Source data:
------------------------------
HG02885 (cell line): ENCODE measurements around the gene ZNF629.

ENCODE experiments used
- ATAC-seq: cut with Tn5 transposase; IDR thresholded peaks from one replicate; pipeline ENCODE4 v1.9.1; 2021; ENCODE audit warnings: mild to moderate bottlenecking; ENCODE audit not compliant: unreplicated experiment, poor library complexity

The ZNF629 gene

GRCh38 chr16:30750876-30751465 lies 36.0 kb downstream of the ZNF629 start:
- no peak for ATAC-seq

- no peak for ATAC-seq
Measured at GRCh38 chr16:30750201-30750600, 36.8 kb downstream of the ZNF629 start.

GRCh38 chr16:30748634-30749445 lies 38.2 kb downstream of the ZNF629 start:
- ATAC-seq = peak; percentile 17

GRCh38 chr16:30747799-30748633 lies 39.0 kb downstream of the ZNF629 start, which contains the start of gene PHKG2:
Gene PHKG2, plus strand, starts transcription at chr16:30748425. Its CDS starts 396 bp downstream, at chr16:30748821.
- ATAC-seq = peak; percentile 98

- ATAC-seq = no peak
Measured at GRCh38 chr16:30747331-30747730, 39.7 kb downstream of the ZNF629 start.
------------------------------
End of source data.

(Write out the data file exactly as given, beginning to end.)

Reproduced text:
HG02885 (cell line): ENCODE measurements around the gene ZNF629.

ENCODE experiments used
- ATAC-seq: cut with Tn5 transposase; IDR thresholded peaks from one replicate; pipeline ENCODE4 v1.9.1; 2021; ENCODE audit warnings: mild to moderate bottlenecking; ENCODE audit not compliant: unreplicated experiment, poor library complexity

The ZNF629 gene

GRCh38 chr16:30750876-30751465 lies 36.0 kb downstream of the ZNF629 start:
- no peak for ATAC-seq

- no peak for ATAC-seq
Measured at GRCh38 chr16:30750201-30750600, 36.8 kb downstream of the ZNF629 start.

GRCh38 chr16:30748634-30749445 lies 38.2 kb downstream of the ZNF629 start:
- ATAC-seq = peak; percentile 17

GRCh38 chr16:30747799-30748633 lies 39.0 kb downstream of the ZNF629 start, which contains the start of gene PHKG2:
Gene PHKG2, plus strand, starts transcription at chr16:30748425. Its CDS starts 396 bp downstream, at chr16:30748821.
- ATAC-seq = peak; percentile 98

- ATAC-seq = no peak
Measured at GRCh38 chr16:30747331-30747730, 39.7 kb downstream of the ZNF629 start.